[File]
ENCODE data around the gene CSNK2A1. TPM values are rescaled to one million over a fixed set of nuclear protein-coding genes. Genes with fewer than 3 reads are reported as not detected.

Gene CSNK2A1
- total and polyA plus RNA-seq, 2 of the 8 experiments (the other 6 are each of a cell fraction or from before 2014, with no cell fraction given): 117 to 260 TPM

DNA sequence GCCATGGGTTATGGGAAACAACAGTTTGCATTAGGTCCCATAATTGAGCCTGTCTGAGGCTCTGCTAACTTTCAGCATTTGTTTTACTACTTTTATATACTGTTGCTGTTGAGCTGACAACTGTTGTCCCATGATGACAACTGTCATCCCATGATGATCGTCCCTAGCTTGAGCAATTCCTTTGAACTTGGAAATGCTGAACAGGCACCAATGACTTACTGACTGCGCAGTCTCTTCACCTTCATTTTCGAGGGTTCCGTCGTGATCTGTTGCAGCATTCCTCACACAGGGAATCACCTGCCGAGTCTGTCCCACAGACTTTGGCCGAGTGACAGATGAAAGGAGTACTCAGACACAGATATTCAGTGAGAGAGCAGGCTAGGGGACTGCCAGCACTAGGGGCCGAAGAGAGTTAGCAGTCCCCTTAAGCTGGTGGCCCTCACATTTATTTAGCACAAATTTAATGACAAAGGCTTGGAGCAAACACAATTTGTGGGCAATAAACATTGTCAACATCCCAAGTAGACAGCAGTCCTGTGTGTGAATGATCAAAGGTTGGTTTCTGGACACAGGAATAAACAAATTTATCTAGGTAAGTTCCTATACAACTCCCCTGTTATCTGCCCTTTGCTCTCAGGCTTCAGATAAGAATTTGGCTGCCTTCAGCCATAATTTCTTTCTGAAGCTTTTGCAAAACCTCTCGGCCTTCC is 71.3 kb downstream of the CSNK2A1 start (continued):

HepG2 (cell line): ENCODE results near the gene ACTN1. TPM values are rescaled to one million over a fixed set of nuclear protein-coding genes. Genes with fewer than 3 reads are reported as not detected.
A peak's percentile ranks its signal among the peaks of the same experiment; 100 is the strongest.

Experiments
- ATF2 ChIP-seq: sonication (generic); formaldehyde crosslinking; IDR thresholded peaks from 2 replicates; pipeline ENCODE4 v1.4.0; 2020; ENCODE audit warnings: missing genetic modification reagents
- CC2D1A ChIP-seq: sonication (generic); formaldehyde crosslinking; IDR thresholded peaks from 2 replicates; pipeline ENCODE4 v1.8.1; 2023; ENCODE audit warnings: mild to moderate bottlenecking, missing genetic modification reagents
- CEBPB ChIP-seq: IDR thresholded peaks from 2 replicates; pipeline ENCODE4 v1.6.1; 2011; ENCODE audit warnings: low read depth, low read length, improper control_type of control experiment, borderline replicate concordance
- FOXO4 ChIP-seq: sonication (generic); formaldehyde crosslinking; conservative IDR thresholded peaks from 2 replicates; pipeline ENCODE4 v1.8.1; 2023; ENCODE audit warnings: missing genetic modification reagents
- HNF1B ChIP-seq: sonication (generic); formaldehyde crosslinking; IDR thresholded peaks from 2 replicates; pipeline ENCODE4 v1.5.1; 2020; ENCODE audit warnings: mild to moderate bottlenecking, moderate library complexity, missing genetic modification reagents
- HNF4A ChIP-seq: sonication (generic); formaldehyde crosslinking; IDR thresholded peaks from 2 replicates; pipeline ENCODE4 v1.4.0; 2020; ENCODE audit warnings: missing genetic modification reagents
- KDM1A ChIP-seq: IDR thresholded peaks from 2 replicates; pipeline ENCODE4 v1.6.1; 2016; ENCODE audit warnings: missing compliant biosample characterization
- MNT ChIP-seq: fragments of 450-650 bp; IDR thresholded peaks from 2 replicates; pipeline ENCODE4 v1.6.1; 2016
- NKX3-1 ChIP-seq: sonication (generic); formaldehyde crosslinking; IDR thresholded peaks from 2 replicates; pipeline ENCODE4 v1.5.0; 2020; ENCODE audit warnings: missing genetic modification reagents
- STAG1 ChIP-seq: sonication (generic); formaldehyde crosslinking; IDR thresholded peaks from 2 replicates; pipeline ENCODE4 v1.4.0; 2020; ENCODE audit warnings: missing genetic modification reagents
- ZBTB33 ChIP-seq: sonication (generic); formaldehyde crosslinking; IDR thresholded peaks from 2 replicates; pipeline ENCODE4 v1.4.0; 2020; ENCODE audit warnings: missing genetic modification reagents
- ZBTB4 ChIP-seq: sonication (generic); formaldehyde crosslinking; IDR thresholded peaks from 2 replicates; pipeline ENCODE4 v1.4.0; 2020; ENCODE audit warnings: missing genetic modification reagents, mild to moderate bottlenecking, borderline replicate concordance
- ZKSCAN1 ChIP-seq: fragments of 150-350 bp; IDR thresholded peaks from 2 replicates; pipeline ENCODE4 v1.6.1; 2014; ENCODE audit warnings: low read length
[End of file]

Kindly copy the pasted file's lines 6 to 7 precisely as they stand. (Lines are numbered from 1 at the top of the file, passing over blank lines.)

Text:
A peak's percentile ranks its signal among the peaks of the same experiment; 100 is the strongest.

Experiments